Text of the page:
I split the kids into 2 teams for this series of activities. On each turn, each student won a point for their team if they completed the challenge successfully. I used scoring and points to make it more fun but in the end, everyone got candy;^)...which is all that really matters, right??
Stroop test- I used a variety of colored dry-erase markers to write these out on the board. They had to tell me the color ink the word was written in, NOT read the word. For the little ones that couldn't yet read, it was a cinch. For the older kids, not so much, and I definitely saw some very funny brain twitching going on.
Memory game- I read out a series of 5-10 words and had them (as a team) recall them back to me. They only had one shot to listen to and repeat the list back to me, after all, it's a memory test. You can also do this with pictures- show a series of pictures and have them tell you what they saw. For a challenge, require that they be told back to you in order.
Memory tray game- I put a variety of 7 unrelated objects on a tray and allowed them a few seconds to look over them. They had to tell me what they saw. Since they're so young, I let them pool their memories and counted each right answer. They were great at backing each other up- if one forgot, another remembered. Great teamwork!
Reflexes protect the body automatically by protecting us, getting us away from danger, or preparing us to face it (think: fight or flight).
- I cut the fluorescent lights in favor of a black light and took turns shining a flashlight into each student's eyes so the other students could see their classmate's pupils constrict (the muscle is actually relaxing) and dilate (the muscle is actually contracting). I explained that the brain automatically blocks out excess light the eye doesn't need to see to prevent damage to it.
- I distracted them by having them think about something else while I stepped to the back of the classroom and dropped a full pencil case unexpectedly (this was fun for me- is that bad? Probably.). I then surveyed them to see who:
1.Twitched or jumped
2. Moved their heads
4. Put their hands up
- I explained to them briefly what a Braille Cell is and what it's used for. I then had them close their eyes and feel the Braille letter I'd given them to glue to one side of an index-card-sized rectangle of construction paper. To make: The day before, I printed out these Braille letters, dabbed school glue on them, and let them dry overnight. I cut them up into individual Braille Cells to hand out in class once they were dry.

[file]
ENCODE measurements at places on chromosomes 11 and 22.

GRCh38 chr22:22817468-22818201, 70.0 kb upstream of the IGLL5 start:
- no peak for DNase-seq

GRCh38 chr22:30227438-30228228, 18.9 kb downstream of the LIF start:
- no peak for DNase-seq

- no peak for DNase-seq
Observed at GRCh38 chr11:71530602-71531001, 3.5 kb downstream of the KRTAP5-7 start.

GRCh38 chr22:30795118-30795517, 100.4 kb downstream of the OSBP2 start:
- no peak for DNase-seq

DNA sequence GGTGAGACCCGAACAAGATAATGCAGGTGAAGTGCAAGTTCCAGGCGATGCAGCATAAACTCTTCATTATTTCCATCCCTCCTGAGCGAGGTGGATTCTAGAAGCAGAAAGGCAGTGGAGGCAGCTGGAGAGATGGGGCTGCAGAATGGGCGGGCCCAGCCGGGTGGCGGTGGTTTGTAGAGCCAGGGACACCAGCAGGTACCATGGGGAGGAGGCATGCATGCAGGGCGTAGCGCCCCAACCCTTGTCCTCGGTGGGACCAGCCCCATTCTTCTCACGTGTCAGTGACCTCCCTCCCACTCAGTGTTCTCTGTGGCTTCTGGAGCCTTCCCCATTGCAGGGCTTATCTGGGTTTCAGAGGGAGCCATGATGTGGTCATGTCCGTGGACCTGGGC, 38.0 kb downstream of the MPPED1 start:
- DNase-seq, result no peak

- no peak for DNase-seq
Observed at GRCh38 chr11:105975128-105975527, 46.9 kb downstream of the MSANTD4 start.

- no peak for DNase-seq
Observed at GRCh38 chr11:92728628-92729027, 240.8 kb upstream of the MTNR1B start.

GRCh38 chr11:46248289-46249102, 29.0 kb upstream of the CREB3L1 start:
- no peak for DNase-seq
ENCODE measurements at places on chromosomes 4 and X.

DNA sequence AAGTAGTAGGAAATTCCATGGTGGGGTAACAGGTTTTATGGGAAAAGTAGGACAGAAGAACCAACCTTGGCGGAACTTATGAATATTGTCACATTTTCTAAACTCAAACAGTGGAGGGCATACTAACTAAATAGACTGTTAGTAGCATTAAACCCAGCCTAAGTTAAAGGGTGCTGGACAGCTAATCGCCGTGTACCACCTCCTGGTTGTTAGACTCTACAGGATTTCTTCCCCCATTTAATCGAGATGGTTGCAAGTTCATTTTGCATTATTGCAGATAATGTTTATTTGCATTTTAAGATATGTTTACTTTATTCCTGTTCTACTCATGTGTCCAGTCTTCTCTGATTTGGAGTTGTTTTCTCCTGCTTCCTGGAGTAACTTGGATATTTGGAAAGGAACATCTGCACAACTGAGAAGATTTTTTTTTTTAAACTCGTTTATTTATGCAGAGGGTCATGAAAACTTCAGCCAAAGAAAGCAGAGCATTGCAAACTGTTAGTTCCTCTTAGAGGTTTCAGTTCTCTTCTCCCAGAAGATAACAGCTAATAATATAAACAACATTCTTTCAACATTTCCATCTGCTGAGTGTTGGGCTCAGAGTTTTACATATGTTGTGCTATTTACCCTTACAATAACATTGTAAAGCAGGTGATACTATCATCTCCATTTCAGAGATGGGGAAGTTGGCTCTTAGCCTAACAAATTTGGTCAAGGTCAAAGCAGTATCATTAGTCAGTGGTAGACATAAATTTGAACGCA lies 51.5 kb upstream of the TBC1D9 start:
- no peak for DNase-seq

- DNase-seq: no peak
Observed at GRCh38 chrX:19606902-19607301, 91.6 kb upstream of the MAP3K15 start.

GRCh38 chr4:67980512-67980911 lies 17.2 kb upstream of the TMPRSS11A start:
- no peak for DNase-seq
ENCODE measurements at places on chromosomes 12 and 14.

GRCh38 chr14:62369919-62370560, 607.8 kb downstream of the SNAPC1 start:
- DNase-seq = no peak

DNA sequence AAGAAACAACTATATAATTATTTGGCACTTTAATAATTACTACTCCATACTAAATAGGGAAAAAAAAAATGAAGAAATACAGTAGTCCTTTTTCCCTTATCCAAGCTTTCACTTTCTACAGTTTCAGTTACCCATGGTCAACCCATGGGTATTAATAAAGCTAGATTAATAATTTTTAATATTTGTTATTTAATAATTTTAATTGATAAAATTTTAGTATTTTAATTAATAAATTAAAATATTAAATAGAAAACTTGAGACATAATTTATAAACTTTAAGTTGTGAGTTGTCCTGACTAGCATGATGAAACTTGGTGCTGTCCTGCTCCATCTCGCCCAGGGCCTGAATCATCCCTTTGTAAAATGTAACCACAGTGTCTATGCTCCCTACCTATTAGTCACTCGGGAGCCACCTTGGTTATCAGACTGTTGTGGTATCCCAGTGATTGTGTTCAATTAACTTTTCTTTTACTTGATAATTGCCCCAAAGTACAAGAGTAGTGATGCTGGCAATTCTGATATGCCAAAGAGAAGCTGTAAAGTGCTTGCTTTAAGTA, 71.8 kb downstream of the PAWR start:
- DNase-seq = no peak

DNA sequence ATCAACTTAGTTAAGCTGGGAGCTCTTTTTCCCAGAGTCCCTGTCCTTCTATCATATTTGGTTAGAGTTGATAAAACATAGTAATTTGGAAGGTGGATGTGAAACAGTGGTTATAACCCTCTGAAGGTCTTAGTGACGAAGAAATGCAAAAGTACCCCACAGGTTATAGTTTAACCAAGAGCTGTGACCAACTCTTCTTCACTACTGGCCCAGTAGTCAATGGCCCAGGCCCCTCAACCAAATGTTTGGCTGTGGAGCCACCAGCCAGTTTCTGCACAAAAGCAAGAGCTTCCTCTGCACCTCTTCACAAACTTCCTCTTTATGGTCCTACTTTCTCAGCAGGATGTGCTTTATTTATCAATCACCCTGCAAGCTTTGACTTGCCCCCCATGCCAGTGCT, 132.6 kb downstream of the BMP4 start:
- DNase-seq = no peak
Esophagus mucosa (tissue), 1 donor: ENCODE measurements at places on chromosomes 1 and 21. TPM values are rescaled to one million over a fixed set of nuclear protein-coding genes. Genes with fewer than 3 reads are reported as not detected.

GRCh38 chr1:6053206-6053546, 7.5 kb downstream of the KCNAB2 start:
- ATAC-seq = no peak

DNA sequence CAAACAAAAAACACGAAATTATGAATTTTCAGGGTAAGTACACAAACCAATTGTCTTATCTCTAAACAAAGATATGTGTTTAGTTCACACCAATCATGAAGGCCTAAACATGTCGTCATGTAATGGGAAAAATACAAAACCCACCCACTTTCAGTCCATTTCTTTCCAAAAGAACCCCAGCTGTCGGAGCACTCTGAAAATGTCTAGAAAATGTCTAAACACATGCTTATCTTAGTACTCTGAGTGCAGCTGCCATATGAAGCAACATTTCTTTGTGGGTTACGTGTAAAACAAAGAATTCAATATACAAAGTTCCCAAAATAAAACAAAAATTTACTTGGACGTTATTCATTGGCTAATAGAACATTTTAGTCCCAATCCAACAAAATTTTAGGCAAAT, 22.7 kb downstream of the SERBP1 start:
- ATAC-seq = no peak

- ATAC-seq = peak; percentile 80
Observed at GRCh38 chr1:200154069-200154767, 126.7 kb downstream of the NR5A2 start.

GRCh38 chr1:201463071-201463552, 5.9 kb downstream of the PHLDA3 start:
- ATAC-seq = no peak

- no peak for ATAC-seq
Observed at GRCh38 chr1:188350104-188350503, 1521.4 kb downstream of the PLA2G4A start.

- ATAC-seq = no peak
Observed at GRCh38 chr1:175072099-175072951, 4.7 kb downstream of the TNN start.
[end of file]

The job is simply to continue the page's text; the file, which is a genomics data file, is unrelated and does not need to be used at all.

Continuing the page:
- On the other side of the construction paper "card" I had them glue the strips of paper I'd cut out beforehand that contained the symbols we used for the blind spot test. Here are the instructions I gave them for the test:
- Extend your left arm all the way out and hold the card.
- Cover your right eye while focusing on the plus, which should be on your right side.
- Slowly bring the card toward you and KEEP LOOKING AT THE PLUS!!!! You will notice the spot disappear after awhile.
- Congratulations, you've found your blind spot!
Here are some activities we didn't get to do in class or that I assigned for Homework:
- Tactile Maze- Make a maze of dried glue on a sheet of cardboard in the same way you made the Braille dots. Have kids navigate the maze wearing a blindfold or with closed eyes. The pattern shouldn't be too difficult to figure out.
- Two Images/Two nerves Instructions:
- Make your right hand into a circle and put your open left hand next to it, palm facing outward.
- Keeping your hands together, bring both of them close to your face, so that you are looking through the circle that your right hand makes, with your right eye, like a scope. Make sure to keep your keep your left eye open!
- What you should see is a hole in your left hand!! Why? Because your brain is getting two different images...one of the hole in the paper and one of your left hand.
- Label the parts of the brain web activity
- Ruler Test Instructions : Test your reflexes! How fast are you?
- Have someone hold a ruler, largest numbers up, while you place your fingers near it, ready to catch it but DON'T TOUCH!
- They should drop the ruler at random times to see how fast you can catch it.
- Try catching it at least 3 times and write down your time, based on the chart below. Notice how quickly the brain is able to react. Its messages can travel over 200mph!!
- Did your reflexes get faster with practice? (If Yes, see how quickly your brain learned? If No, keep trying!)
2 in (~5 cm)
0.10 sec (100 ms)
4 in (~10 cm)
0.14 sec (140 ms)
6 in (~15 cm)
0.17 sec (170 ms)
8 in (~20 cm)
0.20 sec (200 ms)
10 in (~25.5 cm)
0.23 sec (230 ms)
12 in (~30.5 cm)
0.25 sec (250 ms)
17 in (~43 cm)
0.30 sec (300 ms)
24 in (~61 cm)
0.35 sec (350 ms)
31 in (~79 cm)
0.40 sec (400 ms)
39 in (~99 cm)
0.45 sec (450 ms)
48 in (~123 cm)
0.50 sec (500 ms)
69 in (~175 cm)
0.60 sec (600 ms)
Note: Although I like to put my own spin on the cool things I find and very often, create my own activities from scratch, not all of the activities above are my own ideas. I created some and some were inspired by, tweaked, or borrowed from the links I've included in this and related posts. Please visit the links I included for sources.